The results of the current study revealed a distinct community composition of gastropods in different habitats of Khuran mangrove ecosystem in the Persian Gulf. A. mesopotamica and P. tigrinus were the dominant species in pneumatophore zone which highlighted their importance in shaping the gastropod community structure in mangrove ecosystem. In contrast, Pirenella cingulate and Littoraria intermedia were the dominant species in mudflats. P. tigrinus is very common sea slug in mangrove ecosystem of the Persian Gulf, mostly confined within the A. marina fringe (Hajializadeh et al., 2020). As a dominant grazer and representing important component in the food web dynamics of this mangroves, P. tigrinus actively forages for microbial mats and mangrove leaf litter at low tide (Akbari et al., 2021). It avoids being covered by water at high tide by climbing various parts of mangrove trees (personal obs.). Adult snails are preyed upon by gray heron Ardea cinerea and western reef heron Egretta gularisand the juveniles may be preyed on by crabs (personal obs.).
Overall, species richness of gastropods in Khuran mangrove system was low despite being a relatively undisturbed habitat. For example, around 50 species were found in Malay peninsula (Macintosh and Ashton, 2002), 30 species in the west coast of Thailand (Macintosh et al., 2002), and 41 species in the Segara Anakan lagoon, Indonesia (Nordhaus et al., 2009). In general, species richness of mangrove gastropods parallel to that of mangrove trees, as higher mangrove species richness provide different habitat types and food source for associated fauna (Ashton et al., 2003; Nordhaus et al., 2009). The Khuran mangrove system harbors only one mangrove tree species which provide a homogenous habitat type for different species (Delfan et al., 2021). A low richness of gastropods corresponded with a low diversity of mangrove trees in mangrove system of Qatar (Al-Khayat et al., 2019). Similarity, (Chen et al, (2007) reported that gastropods were low in a rehabilitated mangrove system in Jiulongjiang Estuary, China. Whereas, a high species richness of gastropods was observed in forests with high tree diversity in Indonesia (Nordhaus et al., 2009)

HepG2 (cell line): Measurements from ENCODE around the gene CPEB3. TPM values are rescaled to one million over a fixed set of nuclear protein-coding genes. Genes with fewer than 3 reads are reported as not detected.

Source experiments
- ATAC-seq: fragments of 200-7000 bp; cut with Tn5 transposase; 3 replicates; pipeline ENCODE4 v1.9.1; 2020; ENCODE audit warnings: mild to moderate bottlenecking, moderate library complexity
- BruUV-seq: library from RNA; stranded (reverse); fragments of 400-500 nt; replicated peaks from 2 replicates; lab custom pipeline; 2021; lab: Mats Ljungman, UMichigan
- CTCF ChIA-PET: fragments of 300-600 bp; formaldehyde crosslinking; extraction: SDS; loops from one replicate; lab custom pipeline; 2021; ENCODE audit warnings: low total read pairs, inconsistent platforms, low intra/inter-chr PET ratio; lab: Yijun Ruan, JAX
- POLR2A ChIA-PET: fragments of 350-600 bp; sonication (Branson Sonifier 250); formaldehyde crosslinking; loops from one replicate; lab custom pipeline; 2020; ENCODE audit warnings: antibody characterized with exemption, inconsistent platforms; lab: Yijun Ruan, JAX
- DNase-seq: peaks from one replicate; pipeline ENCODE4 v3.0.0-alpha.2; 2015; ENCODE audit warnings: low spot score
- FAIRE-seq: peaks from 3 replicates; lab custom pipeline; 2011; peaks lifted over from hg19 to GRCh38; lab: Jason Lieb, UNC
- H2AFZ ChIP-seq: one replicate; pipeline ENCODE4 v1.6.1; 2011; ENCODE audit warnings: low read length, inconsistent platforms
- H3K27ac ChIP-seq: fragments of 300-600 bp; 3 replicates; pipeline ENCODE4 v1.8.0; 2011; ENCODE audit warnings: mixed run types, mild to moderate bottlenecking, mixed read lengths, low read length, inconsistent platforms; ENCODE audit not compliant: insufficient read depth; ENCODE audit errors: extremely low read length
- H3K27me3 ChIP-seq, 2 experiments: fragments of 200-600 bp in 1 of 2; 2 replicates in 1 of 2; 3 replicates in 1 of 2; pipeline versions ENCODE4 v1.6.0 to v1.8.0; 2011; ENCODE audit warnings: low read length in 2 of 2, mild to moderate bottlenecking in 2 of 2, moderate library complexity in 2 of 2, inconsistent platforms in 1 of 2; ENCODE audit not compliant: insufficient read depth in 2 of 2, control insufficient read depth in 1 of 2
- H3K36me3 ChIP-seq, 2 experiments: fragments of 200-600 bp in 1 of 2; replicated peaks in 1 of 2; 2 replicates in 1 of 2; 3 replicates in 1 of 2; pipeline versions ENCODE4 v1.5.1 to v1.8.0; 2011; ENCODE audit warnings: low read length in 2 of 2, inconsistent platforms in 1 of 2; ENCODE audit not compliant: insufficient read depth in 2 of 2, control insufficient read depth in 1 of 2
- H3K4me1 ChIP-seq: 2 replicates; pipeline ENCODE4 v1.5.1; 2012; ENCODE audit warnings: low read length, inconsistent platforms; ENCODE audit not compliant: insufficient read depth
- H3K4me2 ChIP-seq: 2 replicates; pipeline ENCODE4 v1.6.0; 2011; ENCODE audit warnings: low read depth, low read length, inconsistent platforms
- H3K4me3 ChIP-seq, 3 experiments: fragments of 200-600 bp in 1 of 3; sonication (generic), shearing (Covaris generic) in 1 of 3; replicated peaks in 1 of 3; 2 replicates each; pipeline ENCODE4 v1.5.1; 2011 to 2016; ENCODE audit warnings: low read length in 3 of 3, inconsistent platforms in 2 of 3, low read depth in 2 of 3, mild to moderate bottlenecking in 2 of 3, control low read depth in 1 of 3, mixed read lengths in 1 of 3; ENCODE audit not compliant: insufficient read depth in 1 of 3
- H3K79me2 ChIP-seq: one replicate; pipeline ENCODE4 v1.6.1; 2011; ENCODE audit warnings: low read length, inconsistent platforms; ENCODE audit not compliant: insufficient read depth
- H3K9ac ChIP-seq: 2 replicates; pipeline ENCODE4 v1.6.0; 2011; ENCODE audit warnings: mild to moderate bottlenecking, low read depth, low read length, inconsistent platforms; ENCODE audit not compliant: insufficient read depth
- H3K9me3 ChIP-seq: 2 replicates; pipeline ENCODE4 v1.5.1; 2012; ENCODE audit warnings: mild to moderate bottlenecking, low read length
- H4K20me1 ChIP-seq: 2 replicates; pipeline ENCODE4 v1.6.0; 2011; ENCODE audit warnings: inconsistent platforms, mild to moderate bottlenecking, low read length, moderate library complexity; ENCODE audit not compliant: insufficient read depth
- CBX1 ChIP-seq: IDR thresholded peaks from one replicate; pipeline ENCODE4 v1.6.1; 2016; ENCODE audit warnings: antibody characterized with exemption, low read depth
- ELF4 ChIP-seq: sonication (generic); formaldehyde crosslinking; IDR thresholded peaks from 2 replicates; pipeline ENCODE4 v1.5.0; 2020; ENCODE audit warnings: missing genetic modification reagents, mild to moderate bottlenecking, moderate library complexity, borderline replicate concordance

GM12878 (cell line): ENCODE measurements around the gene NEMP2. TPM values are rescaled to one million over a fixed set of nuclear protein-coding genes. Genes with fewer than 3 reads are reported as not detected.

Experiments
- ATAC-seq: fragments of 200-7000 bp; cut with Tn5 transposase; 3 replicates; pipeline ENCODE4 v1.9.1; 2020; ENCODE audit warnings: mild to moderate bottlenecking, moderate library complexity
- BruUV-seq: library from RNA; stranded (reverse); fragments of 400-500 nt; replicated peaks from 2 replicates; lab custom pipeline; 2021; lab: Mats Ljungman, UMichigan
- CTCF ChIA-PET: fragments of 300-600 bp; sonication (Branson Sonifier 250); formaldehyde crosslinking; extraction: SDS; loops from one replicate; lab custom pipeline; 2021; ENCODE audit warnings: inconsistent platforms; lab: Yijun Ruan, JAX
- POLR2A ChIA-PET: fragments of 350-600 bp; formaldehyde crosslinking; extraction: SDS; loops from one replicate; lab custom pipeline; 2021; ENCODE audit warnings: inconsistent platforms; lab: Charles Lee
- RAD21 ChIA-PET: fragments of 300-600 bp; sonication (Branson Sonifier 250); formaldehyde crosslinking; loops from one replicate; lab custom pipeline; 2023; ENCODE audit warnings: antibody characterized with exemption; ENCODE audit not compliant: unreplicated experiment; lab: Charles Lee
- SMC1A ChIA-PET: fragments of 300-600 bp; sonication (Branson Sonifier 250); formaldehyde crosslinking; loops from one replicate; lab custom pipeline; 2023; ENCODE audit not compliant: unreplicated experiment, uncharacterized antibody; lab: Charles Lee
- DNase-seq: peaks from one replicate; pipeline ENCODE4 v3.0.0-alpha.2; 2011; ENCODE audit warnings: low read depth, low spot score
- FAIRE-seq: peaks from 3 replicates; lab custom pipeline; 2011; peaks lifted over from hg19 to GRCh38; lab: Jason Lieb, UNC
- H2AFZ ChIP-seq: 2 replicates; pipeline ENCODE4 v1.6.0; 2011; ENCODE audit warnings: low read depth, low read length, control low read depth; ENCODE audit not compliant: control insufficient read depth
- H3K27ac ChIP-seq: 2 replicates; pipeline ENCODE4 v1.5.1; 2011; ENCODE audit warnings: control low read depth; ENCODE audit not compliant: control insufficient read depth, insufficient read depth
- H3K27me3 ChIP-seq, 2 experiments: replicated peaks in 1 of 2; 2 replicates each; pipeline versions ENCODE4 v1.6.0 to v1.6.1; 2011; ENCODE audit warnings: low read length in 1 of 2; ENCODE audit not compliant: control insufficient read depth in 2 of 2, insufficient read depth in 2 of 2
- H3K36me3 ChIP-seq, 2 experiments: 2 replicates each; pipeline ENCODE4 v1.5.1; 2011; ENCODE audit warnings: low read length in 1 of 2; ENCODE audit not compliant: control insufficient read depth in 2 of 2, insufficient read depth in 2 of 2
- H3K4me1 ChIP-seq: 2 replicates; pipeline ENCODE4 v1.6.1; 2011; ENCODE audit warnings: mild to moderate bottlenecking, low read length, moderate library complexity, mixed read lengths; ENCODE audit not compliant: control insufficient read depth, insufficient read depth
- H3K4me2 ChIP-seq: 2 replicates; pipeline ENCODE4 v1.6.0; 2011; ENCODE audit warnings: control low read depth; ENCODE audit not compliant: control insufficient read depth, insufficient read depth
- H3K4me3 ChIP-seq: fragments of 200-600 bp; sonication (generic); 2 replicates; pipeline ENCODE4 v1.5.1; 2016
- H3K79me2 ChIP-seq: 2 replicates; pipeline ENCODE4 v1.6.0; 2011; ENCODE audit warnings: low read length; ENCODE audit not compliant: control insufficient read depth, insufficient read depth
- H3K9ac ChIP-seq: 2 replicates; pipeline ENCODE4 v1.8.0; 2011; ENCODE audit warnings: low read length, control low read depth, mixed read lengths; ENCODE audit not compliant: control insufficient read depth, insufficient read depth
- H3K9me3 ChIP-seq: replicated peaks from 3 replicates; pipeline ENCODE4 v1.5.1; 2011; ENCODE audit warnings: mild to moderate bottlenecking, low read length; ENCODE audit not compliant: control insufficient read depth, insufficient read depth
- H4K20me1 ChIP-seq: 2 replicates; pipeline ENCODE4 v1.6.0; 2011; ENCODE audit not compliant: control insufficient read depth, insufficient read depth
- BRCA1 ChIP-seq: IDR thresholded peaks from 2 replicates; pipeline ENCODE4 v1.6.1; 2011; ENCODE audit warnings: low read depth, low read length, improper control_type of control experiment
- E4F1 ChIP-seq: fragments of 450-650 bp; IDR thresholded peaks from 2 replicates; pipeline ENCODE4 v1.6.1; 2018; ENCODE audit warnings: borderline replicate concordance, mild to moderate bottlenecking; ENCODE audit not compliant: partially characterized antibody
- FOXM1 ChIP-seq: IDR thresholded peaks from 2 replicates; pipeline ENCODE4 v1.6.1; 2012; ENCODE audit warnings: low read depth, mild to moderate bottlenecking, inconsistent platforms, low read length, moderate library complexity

The results of two-way ANOVA for the effects of season and habitat on species diversity showed that all diversity indices significantly differed between seasons, whereas, only Pielou’s evenness index differed significantly between habitats. In addition, there was no significant interaction between season and habitat. Despite this, we observed higher species diversity in pneumatophore zone compared to bare mudflats. The species richness and density of benthic macrofouna has been traditionally attributed to the structural complexity of habitats. The structural complexity of Avicenna aerial roots provides habitat and refuge for resident fauna and the only hard substrates for benthic animal in mangrove habitats (Kamal et al., 2017; Kawaida et al., 2017; Norris et al., 2019). Hard substrates have indirect benefits for primary consumers by providing a settlement for benthic microalgae (Miller et al., 1996; Shahraki et al., 2014). Aerial roots also provides shelter from predators for many invertebrate species and protects resident fauna from wave action and storm surge (Kristensen and Alongi, 2006; Kristensen et al., 2012; Nordhaus et al., 2017). The above-ground structure of mangroves may function as a trap for suspended materials in the ecosystem and thus increasing organic matter input in mangrove habitats (Furukawa et al., 1997; Kamal et al., 2017). The trapping of suspended matters combined with decaying of plant detritus contributes to an abundant food source for gastropods (Nordhaus et al., 2011). In general, the gastropods are detritus feeders and their abundance is subject to the availability of food such as detritus and algae (Akbari et al., 2021; Rahmawati et al., 2015). They prefer habitats protected from currents, waves and direct sunlight (Rahmawati et al., 2015; Zvonareva et al., 2015). The mangrove canopy may also play a significant role in shaping the gastropod community in the pneumatophore zone (Ellis and Bell, 2004). In arid mangrove ecosystem of the Persian Gulf, shade provides refuge from desiccation and heat stress as these areas have lower temperatures than bare mudflats. Shade reduces the visibility of gastropods, making them less vulnerable to some predators. In line with the results of the current study, Sheridan (1997) reported a higher density of macrofouna in mangrove habitats compared to bare habitats. In contrast, Alfaro (2006) found that mangrove habitat had the lowest diversity among the six marine habitats in New Zealand. The observed contradiction is probably due to different sampling periods and methodologies (Nordhaus et al., 2009; Sheridan, 1997).